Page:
Just over a month ago, 27/1/20, you wrote to all staff:
“This year’s pay and benefit consultation will be informed by the new Pay and Employment Benchmarking Report (from a working group led by Professor Nigel Brandon, Dean of Engineering). This compares salaries and benefits from comparable institutions in the US and Europe. The report will be reviewed by Provost’s Board this week, and a decision made on implementing its recommendations. Our aspiration is to be competitive in our compensation, recognizing the different environments in which we and our competitors operate. The report and the outcomes of the Board’s deliberation on alignment of pay to comparator benchmarks will be shared with you.”
In February’s FoE MC Summary, sent to EEE staff on 4/3/20 we were told:
“Audrey Fraser, Head of Reward, Engagement and Policy in Human Resources joined the FMC to provide an update on the pay and benefits benchmarking data generated by UCEA. The benchmarking now enabled comparisons of academic pay and benefits with leading London universities in STEM subjects, Russell Group universities, and selected US and European institutions. The data will be discussed at the March meeting of Provost’s Board, with the intention that this robust emerging data set will be used every 1-2 years to inform the approach to pay and benefits at Imperial. Members noted that the costs of living in/near London are also a significant factor for staff and a review of housing support is also going to be carried out over the coming year.”
The Pay and Employment Benchmarking Report was one of management’s responses to the 2018 industrial action. It is disappointing that consideration of this report by the Provost Board was delayed from January to March, especially as you were informed on 27/1/20 that members at Imperial UCU had voted for industrial action on pay. To postpone consideration by senior management of the pay information that might help them better understand the vote for action is difficult to understand. Certainly it meant that the Provost Board could not use that information to reassess the basis of our claim and consider if the strike could be averted in a timely manner.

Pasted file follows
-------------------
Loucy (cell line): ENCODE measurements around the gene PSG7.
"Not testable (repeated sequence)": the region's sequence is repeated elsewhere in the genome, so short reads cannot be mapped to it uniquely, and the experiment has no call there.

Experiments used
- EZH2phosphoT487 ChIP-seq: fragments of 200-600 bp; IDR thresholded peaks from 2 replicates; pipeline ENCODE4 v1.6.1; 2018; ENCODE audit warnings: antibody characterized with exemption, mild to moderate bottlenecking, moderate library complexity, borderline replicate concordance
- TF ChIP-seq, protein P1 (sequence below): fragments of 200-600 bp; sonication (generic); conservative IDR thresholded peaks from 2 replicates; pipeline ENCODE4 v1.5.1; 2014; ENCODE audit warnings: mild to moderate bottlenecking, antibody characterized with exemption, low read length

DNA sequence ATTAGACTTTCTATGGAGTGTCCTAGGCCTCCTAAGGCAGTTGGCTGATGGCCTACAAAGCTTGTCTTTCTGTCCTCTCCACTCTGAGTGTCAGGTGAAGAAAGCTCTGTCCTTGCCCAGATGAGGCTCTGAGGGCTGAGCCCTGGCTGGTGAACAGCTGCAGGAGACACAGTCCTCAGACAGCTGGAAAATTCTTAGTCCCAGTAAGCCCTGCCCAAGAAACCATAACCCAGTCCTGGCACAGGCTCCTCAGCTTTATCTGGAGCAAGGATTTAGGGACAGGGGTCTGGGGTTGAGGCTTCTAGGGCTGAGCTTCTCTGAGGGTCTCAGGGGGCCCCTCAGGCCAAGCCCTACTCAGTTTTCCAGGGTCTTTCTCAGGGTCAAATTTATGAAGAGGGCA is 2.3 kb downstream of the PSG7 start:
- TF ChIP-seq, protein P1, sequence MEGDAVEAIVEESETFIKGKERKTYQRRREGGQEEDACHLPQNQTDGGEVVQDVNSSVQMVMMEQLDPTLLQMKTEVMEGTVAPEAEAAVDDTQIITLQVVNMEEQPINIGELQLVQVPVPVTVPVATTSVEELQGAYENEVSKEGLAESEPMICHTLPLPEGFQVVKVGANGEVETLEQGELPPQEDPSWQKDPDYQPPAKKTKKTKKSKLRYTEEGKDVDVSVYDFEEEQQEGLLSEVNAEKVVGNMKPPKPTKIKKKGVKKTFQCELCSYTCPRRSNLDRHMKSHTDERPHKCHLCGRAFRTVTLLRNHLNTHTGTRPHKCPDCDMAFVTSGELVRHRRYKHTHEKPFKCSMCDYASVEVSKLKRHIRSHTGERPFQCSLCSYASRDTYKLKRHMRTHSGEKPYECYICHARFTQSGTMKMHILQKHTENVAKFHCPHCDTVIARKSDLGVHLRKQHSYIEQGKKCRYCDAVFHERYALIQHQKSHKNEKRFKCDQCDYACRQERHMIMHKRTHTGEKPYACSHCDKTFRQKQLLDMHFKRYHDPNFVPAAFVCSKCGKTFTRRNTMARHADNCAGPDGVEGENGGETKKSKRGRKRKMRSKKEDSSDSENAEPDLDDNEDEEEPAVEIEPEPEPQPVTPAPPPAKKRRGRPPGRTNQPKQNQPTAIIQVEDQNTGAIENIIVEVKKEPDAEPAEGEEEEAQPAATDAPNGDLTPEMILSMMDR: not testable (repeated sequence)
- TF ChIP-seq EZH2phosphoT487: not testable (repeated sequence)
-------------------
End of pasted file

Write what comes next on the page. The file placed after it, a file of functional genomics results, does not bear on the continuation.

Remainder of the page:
Staff are very reluctant to take industrial action. In fact the current strike is the first on pay since Imperial left national negotiations in 2005. Richard Sykes, the Rector at the time, said a local settlement was necessary to give staff at Imperial the pay they deserved. But since Sykes left in 2008, pay levels at Imperial have fallen by 12.2% in real terms. That figure represents the subsequent drop in the value of the annual settlement at Imperial with respect to the local measure of inflation, CPIH London, as supplied by College to inform our local pay negotiations. College might be reluctant to use CPIH London, but it is the measure that best reflects the pressures staff at Imperial face.
In your latest response to us, below, you seek to assure us that our views will be taken into consideration. However, there is no mention of the Pay and Employment Benchmarking Report, and you state, without any justification, that national as well as local inflation should inform the pay settlement. It is difficult to feel reassured if key information is either being ignored or discounted.
Finally, regarding transparency, particularly the policy of pay in lieu of pensions, it should be noted how that policy affected pay for all staff after its implementation in 2016. Looking at ranked salaries in the period from 2015 to 2017, the College accounts show there was a very considerable uplift in the salaries enjoyed by the highest paid staff:
Such an increase was the result of a decision by senior management to compensate themselves for the change in pension taxation introduced in 2016. In the current dispute, in answer to a questionnaire from UUK, Imperial’s senior management stated they did not want to offer any compensation for the increase in USS employee contributions faced by the majority staff at Imperial.
All the best
W Thomas Pike
Professor in Microengineering
Optical and Semiconductor Devices
Electrical and Electronic Engineering
Imperial College London SW7 2AZ